Thursday, December 4, 2014

Sharing the Joy: Christmas Around the World - Poland

Although a tormented country, with a past long under Communist rule, Poland holds on to its rich Christmas traditions. The traditions I mention here come from an account from 1917...traditions which have not changed much over the past decades.

One of the most prominent Polish Christmas traditions is the festival of Christmas Eve. This feast is not only a traditional family gathering, it is steeped in religious meaning. The feast cannot begin until the first star appears in the sky, which is around 6:00 pm in Poland. Therefore, this Christmas supper Wigilia, or The Vigil, is also known as the Star supper.

In the brightly lit dining room, straw or hay is laid out upon the table with a white tablecloth placed on top. This is in memory of Jesus's birth in a manger. Before everyone is seated, the head of the family holds a plate containing a wafer that has been prepared specially, blessed by the parish priest and has a sacred sign stamped upon it, such as IHS or a scene of the Nativity. A speech is made for all present to be at peace with God and the wafer is broken with all present at the feast. Anyone who is absent is sent a blessed wafer with a corner torn off to show that they have broken the wafer with them as a gesture of affection and showing that they were missed.

After the wafer ceremony, everyone wishes each other a happy Christmas and the singing of Polish carols commences. At last, everyone sits down to eat the supper. The feast is the first meal of the day, as the earlier hours of Christmas Eve require a strict fast in Poland. This extraordinary meal has 11 courses! However, no meat is included. Almond soup made with almonds, raisins, rice and milk is a required mainstay. Some of the other fare includes baked fish or carp, vegetable dishes, such as small bags of pastry filled with sauerkraut and tons of butter, and cabbage leaves wrapped around fried or boiled millet. For dessert are Polish poppyseed cakes, made with white poppyseeds and jam in alternate layers. Other desserts include the lavishly decorated ginger cakes and all kinds of pastries. There are also apples, oranges, nuts, dried fruits and Hungarian wine and the famous traditional Polish mead.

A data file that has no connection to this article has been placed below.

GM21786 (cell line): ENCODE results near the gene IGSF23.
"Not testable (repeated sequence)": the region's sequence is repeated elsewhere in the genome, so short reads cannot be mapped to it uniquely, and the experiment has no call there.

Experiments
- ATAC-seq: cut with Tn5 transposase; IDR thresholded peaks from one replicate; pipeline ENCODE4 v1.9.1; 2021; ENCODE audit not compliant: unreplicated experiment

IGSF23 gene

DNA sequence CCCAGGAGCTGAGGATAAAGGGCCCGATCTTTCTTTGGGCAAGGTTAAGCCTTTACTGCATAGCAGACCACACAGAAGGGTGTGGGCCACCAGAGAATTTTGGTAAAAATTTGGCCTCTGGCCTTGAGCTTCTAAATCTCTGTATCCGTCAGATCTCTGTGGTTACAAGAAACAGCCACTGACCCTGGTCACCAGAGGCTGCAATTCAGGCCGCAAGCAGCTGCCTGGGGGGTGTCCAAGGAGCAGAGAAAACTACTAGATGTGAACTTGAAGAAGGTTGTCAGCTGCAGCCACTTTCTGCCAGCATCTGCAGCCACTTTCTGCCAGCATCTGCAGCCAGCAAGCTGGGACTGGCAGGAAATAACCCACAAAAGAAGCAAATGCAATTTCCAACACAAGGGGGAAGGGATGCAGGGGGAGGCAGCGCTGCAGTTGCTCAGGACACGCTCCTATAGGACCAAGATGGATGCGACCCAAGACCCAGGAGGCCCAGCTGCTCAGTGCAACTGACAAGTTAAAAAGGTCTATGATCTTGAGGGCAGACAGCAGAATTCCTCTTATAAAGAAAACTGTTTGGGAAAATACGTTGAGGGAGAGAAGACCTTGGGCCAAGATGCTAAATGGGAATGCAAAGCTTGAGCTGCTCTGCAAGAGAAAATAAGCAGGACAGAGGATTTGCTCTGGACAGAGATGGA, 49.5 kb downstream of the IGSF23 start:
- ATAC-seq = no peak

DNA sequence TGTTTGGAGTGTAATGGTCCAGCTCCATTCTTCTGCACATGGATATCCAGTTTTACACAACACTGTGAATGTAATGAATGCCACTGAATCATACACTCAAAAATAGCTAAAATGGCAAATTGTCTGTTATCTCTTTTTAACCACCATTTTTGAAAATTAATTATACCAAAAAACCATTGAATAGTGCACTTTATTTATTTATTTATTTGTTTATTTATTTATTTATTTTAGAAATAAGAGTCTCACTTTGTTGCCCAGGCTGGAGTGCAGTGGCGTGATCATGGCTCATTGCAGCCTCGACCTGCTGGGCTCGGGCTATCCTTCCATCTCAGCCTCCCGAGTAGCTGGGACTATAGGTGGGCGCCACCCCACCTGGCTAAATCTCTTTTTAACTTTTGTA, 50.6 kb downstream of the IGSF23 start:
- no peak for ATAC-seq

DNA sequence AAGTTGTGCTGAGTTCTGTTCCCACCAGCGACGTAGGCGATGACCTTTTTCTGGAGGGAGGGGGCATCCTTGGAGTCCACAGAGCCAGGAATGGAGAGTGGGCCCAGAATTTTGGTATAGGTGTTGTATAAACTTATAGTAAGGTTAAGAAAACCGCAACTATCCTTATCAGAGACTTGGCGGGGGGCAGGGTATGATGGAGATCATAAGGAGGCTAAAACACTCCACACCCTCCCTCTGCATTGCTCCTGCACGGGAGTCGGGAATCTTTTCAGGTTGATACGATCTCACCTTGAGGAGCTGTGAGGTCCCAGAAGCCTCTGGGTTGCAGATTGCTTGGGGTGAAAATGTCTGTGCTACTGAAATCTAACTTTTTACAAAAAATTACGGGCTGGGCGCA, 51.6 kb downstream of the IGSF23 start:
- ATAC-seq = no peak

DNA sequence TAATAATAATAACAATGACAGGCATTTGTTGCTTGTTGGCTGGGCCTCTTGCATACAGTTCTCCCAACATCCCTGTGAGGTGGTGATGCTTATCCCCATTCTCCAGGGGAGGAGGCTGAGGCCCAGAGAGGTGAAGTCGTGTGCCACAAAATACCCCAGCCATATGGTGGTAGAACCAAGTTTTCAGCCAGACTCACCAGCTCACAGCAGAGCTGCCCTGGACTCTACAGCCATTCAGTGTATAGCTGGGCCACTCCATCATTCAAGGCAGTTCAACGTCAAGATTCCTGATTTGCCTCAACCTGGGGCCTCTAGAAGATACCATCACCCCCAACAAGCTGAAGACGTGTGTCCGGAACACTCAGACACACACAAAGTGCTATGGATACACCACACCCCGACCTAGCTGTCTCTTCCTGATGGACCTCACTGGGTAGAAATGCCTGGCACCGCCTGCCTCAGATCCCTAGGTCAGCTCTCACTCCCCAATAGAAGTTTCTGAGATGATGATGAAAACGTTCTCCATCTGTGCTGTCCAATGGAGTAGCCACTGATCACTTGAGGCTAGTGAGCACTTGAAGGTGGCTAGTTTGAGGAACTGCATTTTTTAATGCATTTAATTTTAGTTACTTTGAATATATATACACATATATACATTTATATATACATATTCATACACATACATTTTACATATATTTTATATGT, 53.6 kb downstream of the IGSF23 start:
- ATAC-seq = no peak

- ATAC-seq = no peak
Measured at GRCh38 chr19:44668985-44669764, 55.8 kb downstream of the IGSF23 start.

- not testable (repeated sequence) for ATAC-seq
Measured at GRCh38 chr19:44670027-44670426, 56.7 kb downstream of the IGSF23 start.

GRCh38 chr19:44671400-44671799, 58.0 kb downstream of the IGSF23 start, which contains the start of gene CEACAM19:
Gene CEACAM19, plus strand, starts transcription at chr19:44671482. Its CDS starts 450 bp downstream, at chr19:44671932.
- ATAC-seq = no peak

Next, the Polish take naughty and nice very seriously. The children are assembled and a person dressed as Father Christmas, known as Starman in Poland (often the parish priest in disguise). Starman quizzes the children in their catechism and those who answer incorrectly are scolded. Starman then tells the children that he has brought them rewards for their good conduct from his own homeland, Starland. They are led back to the dining room where the feast has been removed and, in its place, decorated with bright lights and beautifully adorned Christmas trees. You can probably guess what is waiting there for the children. You guessed!

Everyone then gathers around the fireplace and Christmas hymns are sung. At midnight, everyone attends midnight mass. The church is crowded with people singing more Christmas hymns.

Christmas day is generally spent like an ordinary Sunday. However, there are other festivities that continue through the season. Young boys from the town, called Starboys, gather together and go house to house singing Christmas carols and carrying the Szopka, a miniature shed with puppets with which they act out the sacred story of Christmas.

Finally, on Twelfth Night, the Epiphany, the people attend church with small jewelry boxes containing a gold ring, incense, and amber...all in memory of the gifts of the Magi. Also included is chalk. The objects are blessed and then taken home. Upon returning home, the owners draw on all the doors with the chalk the initials K.M.B. with a cross after each. The letters stand for the names of the Three Kings - Kaspar, Melchior and Balthasar. These remain on the doors all year.

As you can see, Polish has very rich and sacred Christmas traditions. I hope you enjoyed reading about them as much as I did.

Christmas Around the World, compiled by Maria Hubert

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Always in spirit....


  1. This is beautiful! My grandmother was Polish and she died three years ago, so it is lovely to read about her family's traditions. Thank you for sharing!

  2. I love the idea that every country has their own traditions and beliefs. I'm not sure I would like the almond soup, but if I'm ever in Poland for Christmas, I'll give it a try.


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